Category Archives: Art

More windows

Once I start noticing a thing, like the white stickers on car windows, I start seeing them everywhere.  Of course the very best ones that I glimpse are the ones I see as I am driving along.  And it would be impossible to pull my phone out of my pocket (the seatbelt holds me securely in place) and snap a picture before the traffic light changes.  Oh well, sometimes these things are just meant to elude one’s grasp.   But I did manage to capture these images on parked cars.

In lieu of stick figures, Star Wars seems to be the next most popular way to graphically illustrate one’s family.  I have seen Darth Vader as paterfamilias, various storm troopers, and this one, with the large war machines,  At-At’s, for the parents and the smaller war machines, At-St’s to show the number of kids.  Must be some sort of fan, eh?

I loved this sticker from the moment I saw them pull into the parking space.   The combination of the cheerful yellow truck and the image of the elephant, it was really quite striking.   (Although they probably don’t have a pet elephant waiting at home).

I saw this one in the same parking lot as the elephant, and I somehow don’t think that it has an ulterior meaning, it was just a pretty thing.

And then there is this creepy sticker.   It’s on a rather nice SUV, but this girl wants everyone to know that she is a scary person at heart.

So we have seen these people’s obsessions, and you see my obsession, taking a peak into their souls.

Faces in Places

I had ended up downtown at the terminus of the annual cattle drive through town.  It always starts near the private college and ends at the former county courthouse, which is now a museum.

I had always noticed the large faces on the facade, there is a Native American (also known as Red Indians in the UK) over each of the large windows in the place.  These faces don’t look to be too pleased with the goings on in the building, but perhaps that is only fitting.

The animal kingdom is represented by this lion’s head.   He would be part of a fountain, if only the water had been turned on.

The intermediary between man and beast can be seen in the base of this light pole.   With cherub faces and lion feet, one wonders, ‘what on earth was the artist thinking’?

This woman is just part of the woodwork in this former district courtroom, but she appears to be happy about it.

Unlike the previous sculpted faces, this figure is painted and shows the entire body.   And what exactly the figure means is rather enigmatic.  She has wings (is she an angel?), she is holding a banner labeled gold (representing Fortune perhaps?), and has a dangling, trussed up person in front of her (no idea what so ever).   The more usual figure of blindfolded Justice holding a sword and a scale is nowhere to be seen in this courtroom.   Perhaps this is an allegory of how our local justice system works.

Windows

If ‘eyes are the windows of the soul’, what are actual windows?   And more specifically, the windows of one’s car?  We generally live an anonymous life, one can’t tell much about a person’s interests from just a quick glance at the person.   But on one’s car it is easy to put out the information about what one is interested in.

Although it is sometimes a puzzle to figure out the enigmatic meaning behind the window.  Is this a romance reader, or a cynic?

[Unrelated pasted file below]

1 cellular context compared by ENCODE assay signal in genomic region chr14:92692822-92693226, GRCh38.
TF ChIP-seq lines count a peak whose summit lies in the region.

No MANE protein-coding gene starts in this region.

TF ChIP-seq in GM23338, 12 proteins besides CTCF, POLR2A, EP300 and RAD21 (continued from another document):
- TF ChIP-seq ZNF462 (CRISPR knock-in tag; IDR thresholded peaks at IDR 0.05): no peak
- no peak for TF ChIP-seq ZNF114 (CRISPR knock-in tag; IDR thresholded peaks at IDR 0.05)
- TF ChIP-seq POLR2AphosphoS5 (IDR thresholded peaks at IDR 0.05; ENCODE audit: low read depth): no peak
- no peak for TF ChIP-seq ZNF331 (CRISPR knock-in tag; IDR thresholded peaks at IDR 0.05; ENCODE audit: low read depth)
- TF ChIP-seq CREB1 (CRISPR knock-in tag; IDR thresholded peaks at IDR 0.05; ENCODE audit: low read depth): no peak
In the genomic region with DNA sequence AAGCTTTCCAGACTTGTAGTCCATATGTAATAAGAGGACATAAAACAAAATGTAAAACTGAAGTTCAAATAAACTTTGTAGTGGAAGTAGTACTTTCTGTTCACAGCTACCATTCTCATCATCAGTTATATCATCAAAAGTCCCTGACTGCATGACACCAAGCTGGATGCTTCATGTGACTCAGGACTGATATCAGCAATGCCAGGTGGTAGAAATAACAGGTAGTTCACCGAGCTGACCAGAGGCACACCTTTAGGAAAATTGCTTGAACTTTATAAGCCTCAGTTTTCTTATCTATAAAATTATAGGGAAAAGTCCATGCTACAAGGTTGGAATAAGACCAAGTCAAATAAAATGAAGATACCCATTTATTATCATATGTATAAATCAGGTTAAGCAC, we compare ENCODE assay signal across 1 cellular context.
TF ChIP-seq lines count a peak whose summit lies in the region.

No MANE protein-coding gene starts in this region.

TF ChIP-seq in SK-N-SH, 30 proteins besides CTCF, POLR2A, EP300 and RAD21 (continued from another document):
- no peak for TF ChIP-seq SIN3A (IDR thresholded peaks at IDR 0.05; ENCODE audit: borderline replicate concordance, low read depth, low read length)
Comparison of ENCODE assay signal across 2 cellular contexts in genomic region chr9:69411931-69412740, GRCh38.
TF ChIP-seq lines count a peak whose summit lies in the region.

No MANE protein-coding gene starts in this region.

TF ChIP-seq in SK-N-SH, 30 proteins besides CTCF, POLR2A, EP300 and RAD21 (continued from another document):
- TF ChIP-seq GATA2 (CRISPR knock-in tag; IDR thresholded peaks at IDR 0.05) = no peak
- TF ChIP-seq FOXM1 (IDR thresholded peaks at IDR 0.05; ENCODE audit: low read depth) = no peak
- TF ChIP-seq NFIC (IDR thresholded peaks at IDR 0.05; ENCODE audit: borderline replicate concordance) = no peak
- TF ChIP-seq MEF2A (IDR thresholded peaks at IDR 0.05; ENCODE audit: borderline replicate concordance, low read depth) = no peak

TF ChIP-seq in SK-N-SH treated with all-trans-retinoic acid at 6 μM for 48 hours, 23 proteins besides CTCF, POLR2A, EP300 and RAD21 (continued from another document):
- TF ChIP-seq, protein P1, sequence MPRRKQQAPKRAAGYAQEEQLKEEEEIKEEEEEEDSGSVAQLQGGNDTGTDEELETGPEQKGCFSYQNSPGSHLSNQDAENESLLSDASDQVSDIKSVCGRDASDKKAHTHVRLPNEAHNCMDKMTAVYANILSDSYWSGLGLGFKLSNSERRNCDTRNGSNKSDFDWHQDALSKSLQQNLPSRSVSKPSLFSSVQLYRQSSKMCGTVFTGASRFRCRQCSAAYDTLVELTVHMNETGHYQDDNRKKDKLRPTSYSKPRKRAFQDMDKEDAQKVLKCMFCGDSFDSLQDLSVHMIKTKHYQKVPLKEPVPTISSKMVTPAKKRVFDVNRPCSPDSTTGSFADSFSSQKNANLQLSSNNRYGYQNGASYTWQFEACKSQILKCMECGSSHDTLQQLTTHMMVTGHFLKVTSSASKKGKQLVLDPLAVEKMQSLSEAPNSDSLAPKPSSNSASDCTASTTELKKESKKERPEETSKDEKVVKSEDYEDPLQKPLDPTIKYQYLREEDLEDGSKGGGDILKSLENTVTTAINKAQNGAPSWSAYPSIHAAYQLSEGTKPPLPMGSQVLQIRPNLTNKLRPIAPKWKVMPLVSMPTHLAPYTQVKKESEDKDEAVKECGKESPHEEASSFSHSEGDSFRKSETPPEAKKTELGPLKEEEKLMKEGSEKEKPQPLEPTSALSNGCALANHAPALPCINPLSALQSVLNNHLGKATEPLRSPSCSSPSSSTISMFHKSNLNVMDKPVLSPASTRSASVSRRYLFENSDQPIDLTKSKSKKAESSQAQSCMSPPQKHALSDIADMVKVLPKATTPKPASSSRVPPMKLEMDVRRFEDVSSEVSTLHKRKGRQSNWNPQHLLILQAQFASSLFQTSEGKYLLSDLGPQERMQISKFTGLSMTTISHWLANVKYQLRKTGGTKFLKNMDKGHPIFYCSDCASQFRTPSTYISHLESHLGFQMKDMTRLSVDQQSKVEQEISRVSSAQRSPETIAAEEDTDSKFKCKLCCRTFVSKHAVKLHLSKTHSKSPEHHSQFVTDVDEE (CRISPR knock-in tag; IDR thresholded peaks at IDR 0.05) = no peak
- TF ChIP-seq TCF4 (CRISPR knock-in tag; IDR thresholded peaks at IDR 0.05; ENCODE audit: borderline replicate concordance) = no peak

To graphically show one’s stick figure family, was an early trend, mostly it was parents and the number of kids.   But this person has a complete family and doesn’t need anyone else, just her two dogs and a cat.

This one is based in a realistic depiction of the pooch and it was quite a large sticker.

This person wanted people to know that they were not a local.

This is my friend’s car.  While the end stickers are easy enough to decipher, the middle one is a little harder to figure out as it shows a rotary cutter, which is what one uses to cut up fabric for quilts (’cause scissors are just too slow).

Another enigmatic sticker (well it’s enigmatic to those who don’t follow anime).

So true.

 

 

 

New Art

I don’t know if there is any particular part of creating art that could be said to be the hardest part, it’s all hard, just in different ways.

I suppose the first hard part is having inspiration.   Some people fill endless sketchbooks with ideas, and then struggle to decide which one is worthy to finish.   But I typically have a single notion of what I might want to create, then the next step is to figure out how to do it.

Of course the model is the late Miss P.

And because I always work in fabric, I need to have a bunch of choices to try out.  Does the fabric play together nicely, or do they clash?   And the eternal question ‘Do I have enough fabric?’ (the answer is always ‘No”.)

And I also needed fusible web, sharp scissors and, wait a minute, how did Pteri sneak into the pile?

So here it is, the finished product.   I had an amazing (to me) amount of trouble with this piece, many things that could go wrong did go wrong.   I cut pieces out backwards, the fusible stuck to everything but the fabric, I actually sewed two important finished bits together and had to re-cut them at the last minute.  It was due at a show by 4:00 pm and I delivered it at 3:37 (so it was 23 minutes early, thank goodness that the traffic wasn’t bad).  And then the best bit, it was juried into the show.

I think the entire experience can be summed up in this quote from my e-friend Shreve “It’s when I’m under pressure that I realize what a great procrastinator I really am.”

 

Conceptual Art

There is the sort of physical and permanent art, well known genres like painting, sculpture, or some such, and then there is the ephemeral conceptual sort of performance art.  And after never being exposed to conceptual art (unless you count those 60’s be-ins), I have recently been to two of this type of event.

What are you looking at?   Why it’s part of a multiple lens camera obscura image of a flowing creek, so the image is upside down.  The artist had manufactured the camera obscura out of plasticized black cardboard, binder clips, nylon fabric, blackout cloth and lenses ingeniously working together to make this ephemeral piece.

Flip the image around and it makes perfect sense.  And it was only there for a limited time, it’s gone now.